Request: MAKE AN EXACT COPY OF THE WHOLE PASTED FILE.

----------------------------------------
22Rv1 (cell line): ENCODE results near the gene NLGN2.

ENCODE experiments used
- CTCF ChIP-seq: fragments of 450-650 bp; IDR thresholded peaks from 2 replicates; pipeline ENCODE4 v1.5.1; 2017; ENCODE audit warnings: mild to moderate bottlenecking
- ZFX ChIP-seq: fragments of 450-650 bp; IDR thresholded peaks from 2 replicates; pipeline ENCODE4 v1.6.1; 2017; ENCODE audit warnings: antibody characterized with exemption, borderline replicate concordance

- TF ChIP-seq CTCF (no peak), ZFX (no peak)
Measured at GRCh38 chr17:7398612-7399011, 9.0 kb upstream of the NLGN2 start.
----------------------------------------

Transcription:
22Rv1 (cell line): ENCODE results near the gene NLGN2.

ENCODE experiments used
- CTCF ChIP-seq: fragments of 450-650 bp; IDR thresholded peaks from 2 replicates; pipeline ENCODE4 v1.5.1; 2017; ENCODE audit warnings: mild to moderate bottlenecking
- ZFX ChIP-seq: fragments of 450-650 bp; IDR thresholded peaks from 2 replicates; pipeline ENCODE4 v1.6.1; 2017; ENCODE audit warnings: antibody characterized with exemption, borderline replicate concordance

- TF ChIP-seq CTCF (no peak), ZFX (no peak)
Measured at GRCh38 chr17:7398612-7399011, 9.0 kb upstream of the NLGN2 start.